Thinking About Language
Q. You must have noticed that when we report someone’s exact words, we have to make some changes in the sentence structure. In the following sentences fill in the blanks to list the changes that have occurred in the above pairs of sentences. One has been done for you.
Q. To report a question, we use the reporting verb asked (as in Sentence Set 1).
A. To report a question, we use the reporting verb asked.
Q. To report a declaration, we use the reporting verb _______.
A. To report a declaration, we use the reporting verb declared.
Q. The adverb of place here changes to ______.
A. The adverb of place here changes to there.
Q. When the verb in direct speech is in the present tense, the verb in reported speech is in the ______ tense (as in Sentence Set 3).
A. When the verb in direct speech is in the present tense, the verb in reported speech is in the past tense.
Q. If the verb in direct speech is in the present continuous tense, the verb in reported speech changes to _______ tense. For example, _______ changes to was getting.
A. If the verb in direct speech is in the present tense, the verb in reported speech is in the past tense.
Q. When the sentence in direct speech contains a word denoting respect, we add the adverb _____ in the reporting clause (as in Sentence Set 1).
A. When the sentence in direct speech contains a word denoting respect, we add the adverb respectfully in the reporting clause.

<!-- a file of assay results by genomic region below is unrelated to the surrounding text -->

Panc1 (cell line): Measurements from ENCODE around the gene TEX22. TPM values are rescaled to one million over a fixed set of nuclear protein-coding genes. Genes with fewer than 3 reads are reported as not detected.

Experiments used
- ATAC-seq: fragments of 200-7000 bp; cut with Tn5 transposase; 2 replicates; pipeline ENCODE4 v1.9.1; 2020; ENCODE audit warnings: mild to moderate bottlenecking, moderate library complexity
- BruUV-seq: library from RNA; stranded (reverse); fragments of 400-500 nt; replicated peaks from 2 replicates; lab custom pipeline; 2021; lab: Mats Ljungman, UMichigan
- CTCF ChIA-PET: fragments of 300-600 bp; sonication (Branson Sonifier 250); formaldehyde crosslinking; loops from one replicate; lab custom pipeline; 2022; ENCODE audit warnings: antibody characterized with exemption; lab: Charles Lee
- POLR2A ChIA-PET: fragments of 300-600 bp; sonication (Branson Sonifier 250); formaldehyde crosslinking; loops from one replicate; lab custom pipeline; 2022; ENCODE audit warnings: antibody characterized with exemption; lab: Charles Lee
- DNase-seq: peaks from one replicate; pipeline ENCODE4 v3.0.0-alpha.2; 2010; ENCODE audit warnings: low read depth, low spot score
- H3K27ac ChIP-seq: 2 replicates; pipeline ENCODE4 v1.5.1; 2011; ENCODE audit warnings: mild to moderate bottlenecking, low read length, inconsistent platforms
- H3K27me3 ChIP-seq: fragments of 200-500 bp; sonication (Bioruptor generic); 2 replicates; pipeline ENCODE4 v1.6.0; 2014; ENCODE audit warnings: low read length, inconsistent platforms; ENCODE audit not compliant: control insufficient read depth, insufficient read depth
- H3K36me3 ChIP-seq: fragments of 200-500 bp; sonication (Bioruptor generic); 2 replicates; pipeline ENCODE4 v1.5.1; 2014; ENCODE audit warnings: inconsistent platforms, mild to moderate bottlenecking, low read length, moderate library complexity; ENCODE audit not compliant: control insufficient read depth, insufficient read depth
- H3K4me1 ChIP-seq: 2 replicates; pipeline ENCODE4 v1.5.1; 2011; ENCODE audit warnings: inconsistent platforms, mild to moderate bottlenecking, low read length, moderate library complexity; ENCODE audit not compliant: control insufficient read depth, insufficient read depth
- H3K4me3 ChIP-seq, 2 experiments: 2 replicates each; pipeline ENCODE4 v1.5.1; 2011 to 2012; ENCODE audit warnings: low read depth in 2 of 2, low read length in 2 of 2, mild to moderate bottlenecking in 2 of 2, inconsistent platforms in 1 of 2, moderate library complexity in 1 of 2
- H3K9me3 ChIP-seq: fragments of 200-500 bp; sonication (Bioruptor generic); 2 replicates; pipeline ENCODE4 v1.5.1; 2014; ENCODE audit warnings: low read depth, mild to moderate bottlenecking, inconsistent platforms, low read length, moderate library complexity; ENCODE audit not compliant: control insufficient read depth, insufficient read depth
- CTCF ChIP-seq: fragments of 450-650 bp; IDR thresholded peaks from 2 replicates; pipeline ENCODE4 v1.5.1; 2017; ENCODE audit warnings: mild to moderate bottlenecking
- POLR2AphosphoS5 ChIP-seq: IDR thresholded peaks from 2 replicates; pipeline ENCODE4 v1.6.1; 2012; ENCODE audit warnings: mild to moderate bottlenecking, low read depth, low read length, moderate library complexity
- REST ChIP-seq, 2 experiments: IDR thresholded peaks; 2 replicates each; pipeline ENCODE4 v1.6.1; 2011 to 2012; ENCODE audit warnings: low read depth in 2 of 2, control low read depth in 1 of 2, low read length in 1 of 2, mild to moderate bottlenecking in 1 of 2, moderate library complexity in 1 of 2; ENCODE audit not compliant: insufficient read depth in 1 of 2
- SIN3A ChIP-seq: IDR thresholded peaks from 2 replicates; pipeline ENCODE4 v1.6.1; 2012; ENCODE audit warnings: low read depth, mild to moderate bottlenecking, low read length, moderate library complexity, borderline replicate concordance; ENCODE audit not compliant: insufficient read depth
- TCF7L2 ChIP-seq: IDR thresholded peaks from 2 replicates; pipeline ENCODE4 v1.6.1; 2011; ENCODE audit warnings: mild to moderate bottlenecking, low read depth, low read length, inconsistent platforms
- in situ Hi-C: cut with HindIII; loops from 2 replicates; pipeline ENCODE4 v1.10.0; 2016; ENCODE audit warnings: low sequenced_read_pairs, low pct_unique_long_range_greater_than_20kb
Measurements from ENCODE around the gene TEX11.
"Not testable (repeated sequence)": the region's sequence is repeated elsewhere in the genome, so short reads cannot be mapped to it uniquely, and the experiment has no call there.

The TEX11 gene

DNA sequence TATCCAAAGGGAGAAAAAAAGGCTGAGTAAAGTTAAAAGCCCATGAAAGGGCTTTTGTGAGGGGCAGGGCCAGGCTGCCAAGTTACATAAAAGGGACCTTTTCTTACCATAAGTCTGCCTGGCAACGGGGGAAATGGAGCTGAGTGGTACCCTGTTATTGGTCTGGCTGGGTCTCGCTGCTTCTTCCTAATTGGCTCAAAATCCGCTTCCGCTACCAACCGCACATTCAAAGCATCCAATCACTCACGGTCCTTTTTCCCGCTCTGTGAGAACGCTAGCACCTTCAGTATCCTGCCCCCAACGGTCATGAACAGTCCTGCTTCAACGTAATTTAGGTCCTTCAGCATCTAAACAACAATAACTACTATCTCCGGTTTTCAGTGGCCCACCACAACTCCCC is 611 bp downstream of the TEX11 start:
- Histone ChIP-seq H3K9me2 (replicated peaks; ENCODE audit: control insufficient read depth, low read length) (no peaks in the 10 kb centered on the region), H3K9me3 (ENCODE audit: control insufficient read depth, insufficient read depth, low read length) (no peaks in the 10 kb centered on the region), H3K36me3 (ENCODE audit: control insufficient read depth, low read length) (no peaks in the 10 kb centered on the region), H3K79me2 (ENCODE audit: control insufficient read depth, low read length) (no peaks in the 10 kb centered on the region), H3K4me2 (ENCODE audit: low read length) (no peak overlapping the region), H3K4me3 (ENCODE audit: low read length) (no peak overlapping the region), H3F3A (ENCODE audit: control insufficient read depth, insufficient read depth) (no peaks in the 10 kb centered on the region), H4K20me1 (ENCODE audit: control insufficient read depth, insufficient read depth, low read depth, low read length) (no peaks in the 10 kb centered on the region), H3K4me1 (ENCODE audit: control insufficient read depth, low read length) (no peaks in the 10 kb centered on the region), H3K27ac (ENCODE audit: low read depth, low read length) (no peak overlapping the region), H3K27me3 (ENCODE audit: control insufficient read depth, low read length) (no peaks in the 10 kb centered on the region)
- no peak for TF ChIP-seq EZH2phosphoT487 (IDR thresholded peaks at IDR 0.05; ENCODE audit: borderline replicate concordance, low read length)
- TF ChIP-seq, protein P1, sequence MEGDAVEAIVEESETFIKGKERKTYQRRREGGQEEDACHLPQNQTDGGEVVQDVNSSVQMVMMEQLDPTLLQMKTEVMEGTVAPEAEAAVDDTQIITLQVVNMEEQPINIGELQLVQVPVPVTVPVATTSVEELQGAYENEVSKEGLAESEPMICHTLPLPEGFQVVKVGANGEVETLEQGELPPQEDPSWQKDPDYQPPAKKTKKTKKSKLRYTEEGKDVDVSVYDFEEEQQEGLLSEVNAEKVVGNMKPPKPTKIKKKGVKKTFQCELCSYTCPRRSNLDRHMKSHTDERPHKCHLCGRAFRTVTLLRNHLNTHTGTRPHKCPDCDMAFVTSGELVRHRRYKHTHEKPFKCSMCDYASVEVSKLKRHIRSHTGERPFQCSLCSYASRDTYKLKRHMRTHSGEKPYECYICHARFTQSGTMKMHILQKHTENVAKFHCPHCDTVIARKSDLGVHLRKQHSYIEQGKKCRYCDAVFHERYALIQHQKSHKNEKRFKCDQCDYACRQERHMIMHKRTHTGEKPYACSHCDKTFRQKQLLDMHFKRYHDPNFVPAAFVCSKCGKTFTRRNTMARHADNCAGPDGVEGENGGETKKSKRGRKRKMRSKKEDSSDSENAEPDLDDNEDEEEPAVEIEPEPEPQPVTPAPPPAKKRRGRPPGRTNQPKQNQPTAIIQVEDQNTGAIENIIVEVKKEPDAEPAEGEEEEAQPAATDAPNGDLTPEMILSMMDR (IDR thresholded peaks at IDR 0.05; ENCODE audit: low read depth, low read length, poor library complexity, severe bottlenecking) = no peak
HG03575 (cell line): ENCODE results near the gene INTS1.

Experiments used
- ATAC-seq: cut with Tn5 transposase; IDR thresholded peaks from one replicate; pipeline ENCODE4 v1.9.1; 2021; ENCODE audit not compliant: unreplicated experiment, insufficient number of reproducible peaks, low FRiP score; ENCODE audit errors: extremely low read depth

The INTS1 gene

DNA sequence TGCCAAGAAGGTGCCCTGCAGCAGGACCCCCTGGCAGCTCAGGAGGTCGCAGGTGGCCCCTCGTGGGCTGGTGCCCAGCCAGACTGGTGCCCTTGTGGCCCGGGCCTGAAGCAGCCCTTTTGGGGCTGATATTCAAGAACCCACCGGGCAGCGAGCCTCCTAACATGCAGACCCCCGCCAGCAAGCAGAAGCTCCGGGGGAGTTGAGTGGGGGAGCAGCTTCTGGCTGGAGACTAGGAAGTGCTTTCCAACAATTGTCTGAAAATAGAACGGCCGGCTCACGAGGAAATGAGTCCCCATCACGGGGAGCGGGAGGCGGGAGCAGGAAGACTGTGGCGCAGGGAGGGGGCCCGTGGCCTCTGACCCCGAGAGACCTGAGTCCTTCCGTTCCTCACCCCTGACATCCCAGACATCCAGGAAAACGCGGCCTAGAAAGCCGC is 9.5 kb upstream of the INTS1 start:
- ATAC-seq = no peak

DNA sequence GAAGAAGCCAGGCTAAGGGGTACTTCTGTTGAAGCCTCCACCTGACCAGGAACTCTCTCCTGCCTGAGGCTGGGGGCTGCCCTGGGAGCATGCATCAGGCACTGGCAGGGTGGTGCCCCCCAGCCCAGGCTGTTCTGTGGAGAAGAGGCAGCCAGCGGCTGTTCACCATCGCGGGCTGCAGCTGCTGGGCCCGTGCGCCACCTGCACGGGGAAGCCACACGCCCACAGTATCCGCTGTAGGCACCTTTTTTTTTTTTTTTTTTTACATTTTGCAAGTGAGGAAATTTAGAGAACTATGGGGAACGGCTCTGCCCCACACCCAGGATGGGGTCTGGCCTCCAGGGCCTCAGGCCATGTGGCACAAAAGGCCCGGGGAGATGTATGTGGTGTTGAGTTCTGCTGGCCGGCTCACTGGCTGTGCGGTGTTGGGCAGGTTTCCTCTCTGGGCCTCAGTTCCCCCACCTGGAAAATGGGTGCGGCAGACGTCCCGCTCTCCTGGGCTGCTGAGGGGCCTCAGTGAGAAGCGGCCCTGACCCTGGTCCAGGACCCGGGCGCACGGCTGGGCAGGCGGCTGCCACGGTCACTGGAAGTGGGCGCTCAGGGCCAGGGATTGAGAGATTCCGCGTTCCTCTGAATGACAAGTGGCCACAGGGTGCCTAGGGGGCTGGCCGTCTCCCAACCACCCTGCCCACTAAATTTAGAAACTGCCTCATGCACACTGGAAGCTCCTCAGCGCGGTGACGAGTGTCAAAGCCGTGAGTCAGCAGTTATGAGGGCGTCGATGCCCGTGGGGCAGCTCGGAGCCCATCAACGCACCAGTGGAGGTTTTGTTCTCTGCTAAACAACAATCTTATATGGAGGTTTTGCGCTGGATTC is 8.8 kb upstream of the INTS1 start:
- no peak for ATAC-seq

Q. The pronouns I, me, our and mine, which are used in the first person in direct speech, change to third person pronouns such as _________, _________, ________ or _________in reported speech.
A. The pronouns I, me, our and mine, which are used in the first person in direct speech, change to third person pronouns such as he/she, him/her, their or his/hers in reported speech.
Q. Here is an excerpt from an article from the Times of India dated 27th August 2006. Rewrite it, changing the sentences in direct speech into reported speech. Leave the other sentences unchanged.
“Why do you want to know my age? If people know I am so old, I won’t get work!” laughs 90-year-old A. L. Hangal, one of Hindi cinema’s most famous character actors. For his age, he is rather energetic. “What’s the secret?” we ask. ”My intake of everything is in small quantities. And I walk a lot,” he replies. “I joined the industry when people retire. I was in my 40s. So I don’t miss being called a star. I am still respected and given work, when actors of my age are living in poverty and without work. I don’t have any complaints, “he says, adding, “but yes, I have always been underpaid.” Recipient of the Padma Bhushan, Hangal never hankered after money or materialistic gains. “No doubt I am content today, but money is important. I was a fool not to understand the value of money earlier,” he regrets.
A. 90-year-old A.K. Hangal, one of Hindi cinema’s most famous character actors, laughingly asked why I wanted to know his age. He was afraid that if people knew he was that old, he might not get any work. For his age, he is rather energetic. I asked him what the secret was. He replied that he took everything in small quantities and walked a lot. He said that he joined the industry in his 40s when people would normally retired. So he does not miss being called a star. He was still respected and given work, when actors of his age were living in poverty and without work. Although he did not have any complaints, he remarked having always been underpaid. Recipient of the Padma Bhushan, Hangal never hankered after money or materialistic gains. There was no doubt that now he was content, but still thought money was important. He said regretfully that he was a fool not to understand the value of money earlier.